Don’t answer that! At least not until you’ve read this book
Five things you might not know
- Research by Dr. Elliott Jaques and Kathryn Cason established two fundamental measures that universally apply to a leader’s capability in judgement and decision-making: i) An individual’s mental processing capability; and ii) the complexity of the information to be processed. It’s set out in their book Human Capability (1994).
- There are “four orders of information complexity” and senior level judgement and decision-making involves a great deal of the top two.
- There are four levels of mental processing capability and any capability below the top two is inadequate for senior level judgement and decision-making. 
- These findings were established more than twenty-years ago and are applied by organizations around the world (still too few) in evaluating leadership capability. Boards should apply them to CEOs, and CEOs to all levels of leadership (the book outlines the methodology). And America, in order to better manage its expectations, should apply these metrics to their new President.
- “Complexity of mental processing” (CMP) is far more than IQ and measures what IQ never has.
Before you read the brief insights from the book below, take 2:45 to view a video tribute to the late Dr. Elliott Jaques (1917-2003), which celebrates his 100th birthday (Jan. 18, 2017). It serves as a wonderful introduction to the depth and breadth of the discoveries and contributions his work has made, and continues to make, to human endeavors and leadership.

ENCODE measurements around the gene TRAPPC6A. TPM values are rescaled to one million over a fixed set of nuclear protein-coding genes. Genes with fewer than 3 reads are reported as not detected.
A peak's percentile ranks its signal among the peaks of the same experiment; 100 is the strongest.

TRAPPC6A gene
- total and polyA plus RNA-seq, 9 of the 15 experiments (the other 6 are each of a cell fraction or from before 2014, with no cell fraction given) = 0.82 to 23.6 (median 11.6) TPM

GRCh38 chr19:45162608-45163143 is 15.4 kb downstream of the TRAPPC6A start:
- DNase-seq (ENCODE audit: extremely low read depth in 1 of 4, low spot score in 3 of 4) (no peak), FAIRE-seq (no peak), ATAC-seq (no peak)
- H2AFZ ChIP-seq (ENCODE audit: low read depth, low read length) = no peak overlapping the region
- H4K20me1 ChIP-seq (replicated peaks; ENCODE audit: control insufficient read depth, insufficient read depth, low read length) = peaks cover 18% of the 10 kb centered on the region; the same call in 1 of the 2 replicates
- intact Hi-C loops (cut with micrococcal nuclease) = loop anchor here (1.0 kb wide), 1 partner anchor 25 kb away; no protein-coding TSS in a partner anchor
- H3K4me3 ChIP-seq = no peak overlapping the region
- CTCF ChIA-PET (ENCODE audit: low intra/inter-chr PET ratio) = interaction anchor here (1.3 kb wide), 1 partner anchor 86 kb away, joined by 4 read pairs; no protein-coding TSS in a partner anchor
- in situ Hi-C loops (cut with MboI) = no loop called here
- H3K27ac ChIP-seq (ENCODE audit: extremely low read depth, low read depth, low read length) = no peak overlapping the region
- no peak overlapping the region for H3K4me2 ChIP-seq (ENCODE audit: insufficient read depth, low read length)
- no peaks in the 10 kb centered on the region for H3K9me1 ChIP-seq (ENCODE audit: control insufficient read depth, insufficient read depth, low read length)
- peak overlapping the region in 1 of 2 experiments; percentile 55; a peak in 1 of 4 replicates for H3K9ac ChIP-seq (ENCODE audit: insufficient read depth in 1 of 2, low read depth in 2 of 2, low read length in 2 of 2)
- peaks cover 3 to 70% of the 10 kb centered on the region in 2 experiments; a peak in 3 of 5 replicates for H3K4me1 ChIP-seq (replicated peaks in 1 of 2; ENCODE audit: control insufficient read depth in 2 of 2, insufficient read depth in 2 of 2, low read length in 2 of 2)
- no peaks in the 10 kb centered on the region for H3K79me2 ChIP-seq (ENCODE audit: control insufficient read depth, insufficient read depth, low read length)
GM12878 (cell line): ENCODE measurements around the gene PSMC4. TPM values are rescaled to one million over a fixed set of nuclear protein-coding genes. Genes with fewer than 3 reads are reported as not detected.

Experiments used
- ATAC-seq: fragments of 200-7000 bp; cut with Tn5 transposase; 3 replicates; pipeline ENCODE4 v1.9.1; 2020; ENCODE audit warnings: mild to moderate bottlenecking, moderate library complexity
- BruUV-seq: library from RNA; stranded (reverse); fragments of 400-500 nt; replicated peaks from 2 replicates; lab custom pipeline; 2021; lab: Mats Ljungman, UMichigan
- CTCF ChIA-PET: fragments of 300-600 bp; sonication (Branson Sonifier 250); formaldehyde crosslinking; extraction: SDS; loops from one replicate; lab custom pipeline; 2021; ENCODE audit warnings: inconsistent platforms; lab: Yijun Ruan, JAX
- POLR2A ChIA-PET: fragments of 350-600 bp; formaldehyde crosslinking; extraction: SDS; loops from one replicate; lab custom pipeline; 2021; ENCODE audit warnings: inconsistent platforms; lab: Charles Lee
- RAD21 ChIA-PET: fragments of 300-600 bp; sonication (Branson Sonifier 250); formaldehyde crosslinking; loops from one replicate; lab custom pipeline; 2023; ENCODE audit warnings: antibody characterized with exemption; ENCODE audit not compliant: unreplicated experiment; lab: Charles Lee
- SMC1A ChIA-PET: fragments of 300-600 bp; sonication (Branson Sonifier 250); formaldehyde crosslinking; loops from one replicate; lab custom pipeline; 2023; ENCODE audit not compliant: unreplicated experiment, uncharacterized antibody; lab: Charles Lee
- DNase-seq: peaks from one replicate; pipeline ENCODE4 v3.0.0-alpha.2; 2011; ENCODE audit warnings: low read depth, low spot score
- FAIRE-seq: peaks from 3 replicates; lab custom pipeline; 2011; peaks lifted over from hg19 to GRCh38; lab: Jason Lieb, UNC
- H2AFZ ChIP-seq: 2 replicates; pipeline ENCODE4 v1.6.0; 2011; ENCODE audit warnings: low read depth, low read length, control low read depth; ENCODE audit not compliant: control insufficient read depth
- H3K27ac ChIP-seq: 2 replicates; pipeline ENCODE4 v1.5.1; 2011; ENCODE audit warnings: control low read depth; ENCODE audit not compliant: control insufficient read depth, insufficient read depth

I had the good fortunate of knowing and working with Elliott in the late 1990s and his genius has left an indelible imprint on leadership and the work of human organizational development through his theories of “Requisite Organization” and “Stratified Systems Theory.”
“Dr. Jaques’ contributions are multi-disciplinary in Psychology, Sociology, Economics, Philosophy and Linguistics as represented in Jaques’ developments in our understanding of the meaning of employment work and in the evaluation and development of individuals engaged in work. His contributions to the social sciences include a method for objectively measuring the complexity of work in roles and an objective understanding of the nature of human potential capability and its maturation throughout life from infancy through old age.”
Human Capability is one of more than a dozen books written by Jaques and an integral part of more than sixty years of his work, all of which you can investigate at the Requisite Organization website.
(4 minute read)
Assessing any leader’s mental capability
Human Capability is a book to be read by anyone who wants a scientifically based, objective perspective for understanding and assessing the capability of a leader, including – especially – Donald Trump, now that he has to participate at the highest level of mental and emotional complexity. Promises, pronouncements and proclamations (not too mention tweets) are one thing, anyone can make them; whereas, consistently performing at the highest level of mental capability is totally different.
Good enough, isn’t.
Many leaders operate within their capability and we get what they are capable of, nothing more, nothing less. And too often it’s accepted as “good enough.” We know that type of leader. We see them, work for them and follow them. One of the problems is that too many of them get to their position of authority without a true measure of their mental processing capability. They don’t get there on merit but on seniority, nepotism, money, power, politics, who-they-know and a myriad of reasons that have nothing to do with their mental capability. And we have to settle for them. Because we have not applied a scientifically-based method to measure their capability. Jaques and Cason do.